Not all workplace injuries are the same. And while any and all risks or hazards that may be present in any work setting should be correctly identified to be able to set proper prevention or mitigation plans, it is also important to keep in mind the extent of consequences and severity of any injury that can be present.
You can find a guide on incident and near loss reporting here.
Work place injuries can be classified according to their severity and their impact on the workflow of your organization. There most common classifications are:
First Aid Injury
These are low severity injuries that are treated through first aid intervention and don’t require immediate medical assistance as long as the person performing the first aid is trained and aware of the procedures. Common examples include scratches, cuts, minor burns, bruising, etc.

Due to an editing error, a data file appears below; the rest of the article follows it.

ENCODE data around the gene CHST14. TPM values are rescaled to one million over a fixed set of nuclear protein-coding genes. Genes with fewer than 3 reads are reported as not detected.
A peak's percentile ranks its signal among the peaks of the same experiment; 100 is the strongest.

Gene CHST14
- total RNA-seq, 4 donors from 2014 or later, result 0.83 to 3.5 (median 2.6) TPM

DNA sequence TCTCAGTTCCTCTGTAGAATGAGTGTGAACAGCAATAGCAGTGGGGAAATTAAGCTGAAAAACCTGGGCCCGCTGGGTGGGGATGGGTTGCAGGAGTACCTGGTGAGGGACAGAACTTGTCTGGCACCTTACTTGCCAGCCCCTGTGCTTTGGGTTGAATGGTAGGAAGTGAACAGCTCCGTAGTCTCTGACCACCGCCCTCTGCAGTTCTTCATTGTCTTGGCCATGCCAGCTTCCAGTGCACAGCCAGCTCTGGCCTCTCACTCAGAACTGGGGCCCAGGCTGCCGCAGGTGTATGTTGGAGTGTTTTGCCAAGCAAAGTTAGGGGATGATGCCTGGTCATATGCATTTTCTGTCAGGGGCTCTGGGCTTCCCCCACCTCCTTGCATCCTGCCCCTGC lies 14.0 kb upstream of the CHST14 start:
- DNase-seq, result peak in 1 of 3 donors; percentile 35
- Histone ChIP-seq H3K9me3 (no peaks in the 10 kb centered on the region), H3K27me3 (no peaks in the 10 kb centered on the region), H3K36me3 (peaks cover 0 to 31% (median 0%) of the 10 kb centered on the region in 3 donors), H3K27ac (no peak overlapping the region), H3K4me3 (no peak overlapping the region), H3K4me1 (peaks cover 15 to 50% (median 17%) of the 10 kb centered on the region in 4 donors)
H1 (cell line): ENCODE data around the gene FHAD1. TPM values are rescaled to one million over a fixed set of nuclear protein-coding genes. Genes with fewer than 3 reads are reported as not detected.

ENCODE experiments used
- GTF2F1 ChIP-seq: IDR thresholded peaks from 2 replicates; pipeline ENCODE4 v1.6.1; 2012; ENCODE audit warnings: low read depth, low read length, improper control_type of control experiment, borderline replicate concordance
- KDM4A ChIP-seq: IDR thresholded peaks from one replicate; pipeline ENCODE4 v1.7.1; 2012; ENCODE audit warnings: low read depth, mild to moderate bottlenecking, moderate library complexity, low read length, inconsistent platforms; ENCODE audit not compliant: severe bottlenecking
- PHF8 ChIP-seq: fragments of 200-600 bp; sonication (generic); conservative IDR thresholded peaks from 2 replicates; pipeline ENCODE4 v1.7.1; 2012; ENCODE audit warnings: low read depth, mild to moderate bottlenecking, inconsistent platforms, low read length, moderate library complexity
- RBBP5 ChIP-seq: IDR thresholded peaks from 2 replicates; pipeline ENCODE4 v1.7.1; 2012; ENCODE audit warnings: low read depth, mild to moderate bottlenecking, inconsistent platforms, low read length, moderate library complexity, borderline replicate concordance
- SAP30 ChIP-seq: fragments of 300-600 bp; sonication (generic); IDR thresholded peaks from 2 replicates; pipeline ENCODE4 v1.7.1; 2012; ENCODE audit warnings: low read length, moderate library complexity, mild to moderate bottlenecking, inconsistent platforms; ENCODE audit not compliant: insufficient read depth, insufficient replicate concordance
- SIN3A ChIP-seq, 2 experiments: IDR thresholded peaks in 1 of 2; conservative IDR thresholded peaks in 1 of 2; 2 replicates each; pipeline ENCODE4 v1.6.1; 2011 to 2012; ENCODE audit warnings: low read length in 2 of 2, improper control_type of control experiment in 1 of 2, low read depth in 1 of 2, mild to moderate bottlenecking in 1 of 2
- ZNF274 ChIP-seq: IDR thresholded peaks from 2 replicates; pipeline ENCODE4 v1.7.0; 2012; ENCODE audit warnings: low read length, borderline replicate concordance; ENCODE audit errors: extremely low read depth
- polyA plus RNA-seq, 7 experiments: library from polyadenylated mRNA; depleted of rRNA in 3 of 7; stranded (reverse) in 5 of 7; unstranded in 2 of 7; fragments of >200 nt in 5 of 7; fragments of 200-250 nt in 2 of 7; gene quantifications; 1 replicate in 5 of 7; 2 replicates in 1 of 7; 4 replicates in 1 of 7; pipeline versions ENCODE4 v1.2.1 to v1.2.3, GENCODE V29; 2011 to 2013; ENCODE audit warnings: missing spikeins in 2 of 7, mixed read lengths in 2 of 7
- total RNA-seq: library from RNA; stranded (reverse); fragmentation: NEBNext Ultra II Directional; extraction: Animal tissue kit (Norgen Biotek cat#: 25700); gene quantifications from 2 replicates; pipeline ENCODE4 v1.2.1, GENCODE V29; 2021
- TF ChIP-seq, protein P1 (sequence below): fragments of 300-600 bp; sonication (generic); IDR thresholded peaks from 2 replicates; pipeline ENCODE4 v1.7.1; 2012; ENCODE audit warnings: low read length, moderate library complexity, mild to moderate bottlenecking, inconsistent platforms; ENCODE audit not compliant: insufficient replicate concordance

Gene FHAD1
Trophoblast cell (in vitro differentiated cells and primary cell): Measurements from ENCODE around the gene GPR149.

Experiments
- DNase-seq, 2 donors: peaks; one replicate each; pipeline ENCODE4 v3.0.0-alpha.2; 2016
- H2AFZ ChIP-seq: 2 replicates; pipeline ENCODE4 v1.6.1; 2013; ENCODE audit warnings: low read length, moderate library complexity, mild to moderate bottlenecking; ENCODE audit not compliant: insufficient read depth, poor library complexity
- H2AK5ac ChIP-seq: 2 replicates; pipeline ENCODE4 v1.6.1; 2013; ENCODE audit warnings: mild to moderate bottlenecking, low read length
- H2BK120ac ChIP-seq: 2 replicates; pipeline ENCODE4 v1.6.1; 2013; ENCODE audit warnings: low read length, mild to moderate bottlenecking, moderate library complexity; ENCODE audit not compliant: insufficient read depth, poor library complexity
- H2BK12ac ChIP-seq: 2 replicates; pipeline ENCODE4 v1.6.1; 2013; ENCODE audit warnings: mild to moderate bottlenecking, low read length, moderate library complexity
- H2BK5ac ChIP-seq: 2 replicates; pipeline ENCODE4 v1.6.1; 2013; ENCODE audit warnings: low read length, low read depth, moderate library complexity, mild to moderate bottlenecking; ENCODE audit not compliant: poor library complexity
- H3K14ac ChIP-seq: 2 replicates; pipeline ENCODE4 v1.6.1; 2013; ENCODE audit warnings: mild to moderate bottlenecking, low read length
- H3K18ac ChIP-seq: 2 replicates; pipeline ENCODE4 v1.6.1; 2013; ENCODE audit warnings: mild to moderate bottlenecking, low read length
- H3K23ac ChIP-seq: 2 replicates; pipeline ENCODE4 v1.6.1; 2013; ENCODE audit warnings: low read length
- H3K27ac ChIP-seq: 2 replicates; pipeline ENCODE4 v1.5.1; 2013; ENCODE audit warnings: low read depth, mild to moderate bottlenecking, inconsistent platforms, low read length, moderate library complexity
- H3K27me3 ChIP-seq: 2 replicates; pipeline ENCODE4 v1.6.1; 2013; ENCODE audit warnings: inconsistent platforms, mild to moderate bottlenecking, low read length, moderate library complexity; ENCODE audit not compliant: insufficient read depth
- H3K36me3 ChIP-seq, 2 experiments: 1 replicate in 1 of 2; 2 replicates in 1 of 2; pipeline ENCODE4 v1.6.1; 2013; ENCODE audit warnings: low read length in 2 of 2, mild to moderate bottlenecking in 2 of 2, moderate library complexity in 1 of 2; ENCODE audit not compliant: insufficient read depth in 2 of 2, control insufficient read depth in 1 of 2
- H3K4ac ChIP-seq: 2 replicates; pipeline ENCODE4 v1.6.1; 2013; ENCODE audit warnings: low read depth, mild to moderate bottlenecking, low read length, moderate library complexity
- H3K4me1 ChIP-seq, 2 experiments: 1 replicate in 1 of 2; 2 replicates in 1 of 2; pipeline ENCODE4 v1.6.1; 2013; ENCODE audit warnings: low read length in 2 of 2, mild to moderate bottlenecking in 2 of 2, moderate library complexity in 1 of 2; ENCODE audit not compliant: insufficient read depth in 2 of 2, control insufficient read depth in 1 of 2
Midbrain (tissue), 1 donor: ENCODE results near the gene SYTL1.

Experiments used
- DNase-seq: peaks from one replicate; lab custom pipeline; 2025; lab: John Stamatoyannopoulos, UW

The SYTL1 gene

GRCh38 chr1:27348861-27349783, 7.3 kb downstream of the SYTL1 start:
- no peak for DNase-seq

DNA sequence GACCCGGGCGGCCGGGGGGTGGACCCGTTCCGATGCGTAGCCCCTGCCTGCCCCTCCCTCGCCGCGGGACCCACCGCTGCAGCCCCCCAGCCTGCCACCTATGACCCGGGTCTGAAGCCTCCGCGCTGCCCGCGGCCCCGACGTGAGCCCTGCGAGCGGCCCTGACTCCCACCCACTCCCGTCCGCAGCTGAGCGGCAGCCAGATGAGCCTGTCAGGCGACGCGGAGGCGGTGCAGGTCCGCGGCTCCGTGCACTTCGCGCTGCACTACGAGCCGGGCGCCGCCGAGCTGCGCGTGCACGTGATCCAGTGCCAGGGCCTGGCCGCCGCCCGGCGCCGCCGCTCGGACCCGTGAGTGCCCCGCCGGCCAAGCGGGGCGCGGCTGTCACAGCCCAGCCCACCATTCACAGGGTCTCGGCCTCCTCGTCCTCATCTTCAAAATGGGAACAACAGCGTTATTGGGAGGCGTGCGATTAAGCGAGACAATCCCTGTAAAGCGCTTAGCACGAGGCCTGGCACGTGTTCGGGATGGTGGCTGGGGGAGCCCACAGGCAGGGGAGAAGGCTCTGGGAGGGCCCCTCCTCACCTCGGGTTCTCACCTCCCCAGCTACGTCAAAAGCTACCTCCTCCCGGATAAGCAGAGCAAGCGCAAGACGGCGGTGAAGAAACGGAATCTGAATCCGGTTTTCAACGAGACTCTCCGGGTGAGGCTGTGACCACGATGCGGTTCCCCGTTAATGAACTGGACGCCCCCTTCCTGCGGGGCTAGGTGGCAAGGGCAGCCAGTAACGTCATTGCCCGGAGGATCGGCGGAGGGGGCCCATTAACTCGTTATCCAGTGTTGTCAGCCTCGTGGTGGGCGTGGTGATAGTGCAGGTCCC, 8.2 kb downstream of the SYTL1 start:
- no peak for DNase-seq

First aid injuries don’t affect workflow and the person involved can resume work normally without further delay.
Lost Time Injury (LTI)
These are higher severity injuries resulting in time off of work, a permanent disability, or a fatality.
Medical Treatment Injury (MTI)
These are injuries that require more extensive treatment from a medical physician beyond the scope first aid. Examples of which are prescription medications, stitching, surgical procedures, treating bone fractures or higher degree burns. MTIs may also require hospital administration.
Restricted Work Injury (RWI)
These are injuries that allow the individual involved to work with some restrictions for a defined period of time. Examples include transferal to a temporary or part-time position or with less demanding duties, or carrying out certain tasks of the regular job and not all the standard duties.